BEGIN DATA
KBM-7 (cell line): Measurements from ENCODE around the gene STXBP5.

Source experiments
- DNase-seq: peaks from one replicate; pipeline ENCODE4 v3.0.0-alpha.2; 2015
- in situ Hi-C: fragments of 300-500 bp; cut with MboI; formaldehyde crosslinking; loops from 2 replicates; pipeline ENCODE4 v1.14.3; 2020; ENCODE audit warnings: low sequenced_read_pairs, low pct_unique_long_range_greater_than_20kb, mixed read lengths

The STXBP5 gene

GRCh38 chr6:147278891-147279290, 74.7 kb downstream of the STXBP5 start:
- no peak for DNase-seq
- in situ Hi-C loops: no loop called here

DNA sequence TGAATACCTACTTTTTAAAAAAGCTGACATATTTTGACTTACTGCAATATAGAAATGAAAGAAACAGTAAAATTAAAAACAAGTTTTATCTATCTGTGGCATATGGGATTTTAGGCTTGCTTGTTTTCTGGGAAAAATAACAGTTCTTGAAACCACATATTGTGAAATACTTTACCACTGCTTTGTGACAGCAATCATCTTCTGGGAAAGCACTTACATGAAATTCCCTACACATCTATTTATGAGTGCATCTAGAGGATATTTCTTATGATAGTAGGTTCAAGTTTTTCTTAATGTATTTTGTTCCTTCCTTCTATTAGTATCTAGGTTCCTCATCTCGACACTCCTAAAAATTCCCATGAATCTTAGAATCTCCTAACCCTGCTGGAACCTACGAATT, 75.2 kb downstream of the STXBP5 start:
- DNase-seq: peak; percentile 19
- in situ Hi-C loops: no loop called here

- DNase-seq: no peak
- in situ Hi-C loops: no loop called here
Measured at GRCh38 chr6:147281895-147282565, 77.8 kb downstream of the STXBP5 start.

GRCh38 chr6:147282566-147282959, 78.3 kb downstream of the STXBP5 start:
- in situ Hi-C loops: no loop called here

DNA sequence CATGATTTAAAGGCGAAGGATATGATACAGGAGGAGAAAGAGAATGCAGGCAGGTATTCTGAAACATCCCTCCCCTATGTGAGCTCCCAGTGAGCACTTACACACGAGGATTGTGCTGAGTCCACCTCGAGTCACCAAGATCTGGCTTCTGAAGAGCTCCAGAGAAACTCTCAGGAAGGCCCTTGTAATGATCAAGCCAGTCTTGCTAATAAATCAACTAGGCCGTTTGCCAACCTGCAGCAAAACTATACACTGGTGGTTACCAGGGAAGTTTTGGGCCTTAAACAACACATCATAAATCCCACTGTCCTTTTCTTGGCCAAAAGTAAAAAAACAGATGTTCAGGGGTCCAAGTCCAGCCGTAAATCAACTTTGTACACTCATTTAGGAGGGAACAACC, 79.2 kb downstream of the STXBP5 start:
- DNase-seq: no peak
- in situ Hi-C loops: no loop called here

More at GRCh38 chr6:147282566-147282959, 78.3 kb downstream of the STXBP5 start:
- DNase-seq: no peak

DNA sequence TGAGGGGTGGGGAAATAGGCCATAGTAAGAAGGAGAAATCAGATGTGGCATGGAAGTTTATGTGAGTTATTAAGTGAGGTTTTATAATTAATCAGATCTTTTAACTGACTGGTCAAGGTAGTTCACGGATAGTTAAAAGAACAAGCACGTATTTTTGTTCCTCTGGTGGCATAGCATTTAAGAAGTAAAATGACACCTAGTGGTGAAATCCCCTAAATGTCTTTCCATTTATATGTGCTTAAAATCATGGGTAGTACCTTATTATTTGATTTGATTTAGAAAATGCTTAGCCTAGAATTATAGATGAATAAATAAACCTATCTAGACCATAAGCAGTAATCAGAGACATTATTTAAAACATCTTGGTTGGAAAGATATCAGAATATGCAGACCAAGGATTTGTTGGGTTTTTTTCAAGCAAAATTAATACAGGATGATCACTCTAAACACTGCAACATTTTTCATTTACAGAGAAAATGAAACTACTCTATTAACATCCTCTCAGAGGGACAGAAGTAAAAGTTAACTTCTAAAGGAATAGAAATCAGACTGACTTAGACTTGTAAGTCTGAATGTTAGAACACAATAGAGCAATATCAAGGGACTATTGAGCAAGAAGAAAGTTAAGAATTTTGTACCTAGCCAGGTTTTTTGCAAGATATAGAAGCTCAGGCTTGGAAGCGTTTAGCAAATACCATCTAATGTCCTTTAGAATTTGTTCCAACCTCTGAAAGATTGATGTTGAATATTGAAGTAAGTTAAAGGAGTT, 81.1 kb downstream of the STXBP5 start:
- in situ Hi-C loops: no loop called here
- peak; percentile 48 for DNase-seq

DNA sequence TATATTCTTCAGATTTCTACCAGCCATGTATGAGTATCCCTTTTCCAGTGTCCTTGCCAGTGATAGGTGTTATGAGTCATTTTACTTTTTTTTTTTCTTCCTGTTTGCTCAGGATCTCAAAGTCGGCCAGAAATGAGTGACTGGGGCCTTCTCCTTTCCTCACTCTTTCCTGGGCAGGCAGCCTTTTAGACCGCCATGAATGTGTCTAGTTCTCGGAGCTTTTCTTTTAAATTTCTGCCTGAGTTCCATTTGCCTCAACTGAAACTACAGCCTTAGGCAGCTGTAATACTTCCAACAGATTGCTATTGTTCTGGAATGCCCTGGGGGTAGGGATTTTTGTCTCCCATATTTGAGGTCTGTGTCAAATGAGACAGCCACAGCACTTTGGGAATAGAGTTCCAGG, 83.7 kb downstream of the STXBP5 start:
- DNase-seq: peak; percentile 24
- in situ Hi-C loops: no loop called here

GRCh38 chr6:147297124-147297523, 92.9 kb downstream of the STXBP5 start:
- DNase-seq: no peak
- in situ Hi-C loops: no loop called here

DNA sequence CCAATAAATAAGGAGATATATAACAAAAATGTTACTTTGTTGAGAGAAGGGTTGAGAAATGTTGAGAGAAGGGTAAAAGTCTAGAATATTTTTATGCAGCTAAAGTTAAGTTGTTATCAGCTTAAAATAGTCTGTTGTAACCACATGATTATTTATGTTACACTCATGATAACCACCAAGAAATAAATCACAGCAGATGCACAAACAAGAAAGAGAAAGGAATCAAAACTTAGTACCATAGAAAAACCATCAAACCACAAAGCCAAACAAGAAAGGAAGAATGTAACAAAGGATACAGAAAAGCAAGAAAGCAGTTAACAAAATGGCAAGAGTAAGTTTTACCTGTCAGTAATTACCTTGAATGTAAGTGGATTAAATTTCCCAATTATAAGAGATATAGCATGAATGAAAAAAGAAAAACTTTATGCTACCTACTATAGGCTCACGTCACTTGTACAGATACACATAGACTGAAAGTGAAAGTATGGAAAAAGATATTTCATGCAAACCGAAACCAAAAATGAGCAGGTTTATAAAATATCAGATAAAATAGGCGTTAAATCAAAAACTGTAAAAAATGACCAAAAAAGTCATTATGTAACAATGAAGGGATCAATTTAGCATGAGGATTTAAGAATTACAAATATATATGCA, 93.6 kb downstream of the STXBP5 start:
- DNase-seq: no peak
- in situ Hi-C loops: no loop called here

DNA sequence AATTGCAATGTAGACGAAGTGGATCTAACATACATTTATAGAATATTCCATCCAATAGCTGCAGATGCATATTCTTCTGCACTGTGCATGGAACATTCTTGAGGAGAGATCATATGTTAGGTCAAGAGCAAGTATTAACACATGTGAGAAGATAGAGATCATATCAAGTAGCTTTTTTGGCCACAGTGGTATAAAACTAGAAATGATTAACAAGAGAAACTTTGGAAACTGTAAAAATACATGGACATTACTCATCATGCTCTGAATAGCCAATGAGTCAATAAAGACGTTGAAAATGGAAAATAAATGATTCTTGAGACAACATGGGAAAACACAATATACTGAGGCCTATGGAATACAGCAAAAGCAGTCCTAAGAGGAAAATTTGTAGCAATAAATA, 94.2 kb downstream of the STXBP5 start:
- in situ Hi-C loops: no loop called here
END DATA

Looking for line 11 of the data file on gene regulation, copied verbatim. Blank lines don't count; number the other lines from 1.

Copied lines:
- in situ Hi-C loops: no loop called here